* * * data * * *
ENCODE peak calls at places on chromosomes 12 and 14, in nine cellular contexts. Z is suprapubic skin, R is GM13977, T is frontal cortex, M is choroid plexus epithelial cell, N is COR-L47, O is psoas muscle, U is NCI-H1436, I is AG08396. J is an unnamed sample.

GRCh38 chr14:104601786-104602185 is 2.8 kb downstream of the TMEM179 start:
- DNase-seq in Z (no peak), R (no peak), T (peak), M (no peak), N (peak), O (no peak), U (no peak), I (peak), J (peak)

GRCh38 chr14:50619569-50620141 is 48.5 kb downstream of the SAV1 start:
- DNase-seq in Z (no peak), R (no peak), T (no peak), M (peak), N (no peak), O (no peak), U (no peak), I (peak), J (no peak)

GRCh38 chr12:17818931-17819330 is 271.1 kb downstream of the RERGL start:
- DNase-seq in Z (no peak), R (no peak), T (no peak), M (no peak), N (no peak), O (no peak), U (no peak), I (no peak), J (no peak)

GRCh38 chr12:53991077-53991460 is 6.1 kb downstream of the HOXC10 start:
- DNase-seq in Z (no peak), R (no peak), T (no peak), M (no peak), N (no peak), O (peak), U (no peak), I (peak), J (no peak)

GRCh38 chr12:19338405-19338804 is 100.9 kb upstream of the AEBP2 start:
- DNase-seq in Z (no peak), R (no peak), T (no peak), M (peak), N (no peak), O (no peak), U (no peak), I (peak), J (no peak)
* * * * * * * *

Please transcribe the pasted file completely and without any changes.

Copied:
ENCODE peak calls at places on chromosomes 12 and 14, in nine cellular contexts. Z is suprapubic skin, R is GM13977, T is frontal cortex, M is choroid plexus epithelial cell, N is COR-L47, O is psoas muscle, U is NCI-H1436, I is AG08396. J is an unnamed sample.

GRCh38 chr14:104601786-104602185 is 2.8 kb downstream of the TMEM179 start:
- DNase-seq in Z (no peak), R (no peak), T (peak), M (no peak), N (peak), O (no peak), U (no peak), I (peak), J (peak)

GRCh38 chr14:50619569-50620141 is 48.5 kb downstream of the SAV1 start:
- DNase-seq in Z (no peak), R (no peak), T (no peak), M (peak), N (no peak), O (no peak), U (no peak), I (peak), J (no peak)

GRCh38 chr12:17818931-17819330 is 271.1 kb downstream of the RERGL start:
- DNase-seq in Z (no peak), R (no peak), T (no peak), M (no peak), N (no peak), O (no peak), U (no peak), I (no peak), J (no peak)

GRCh38 chr12:53991077-53991460 is 6.1 kb downstream of the HOXC10 start:
- DNase-seq in Z (no peak), R (no peak), T (no peak), M (no peak), N (no peak), O (peak), U (no peak), I (peak), J (no peak)

GRCh38 chr12:19338405-19338804 is 100.9 kb upstream of the AEBP2 start:
- DNase-seq in Z (no peak), R (no peak), T (no peak), M (peak), N (no peak), O (no peak), U (no peak), I (peak), J (no peak)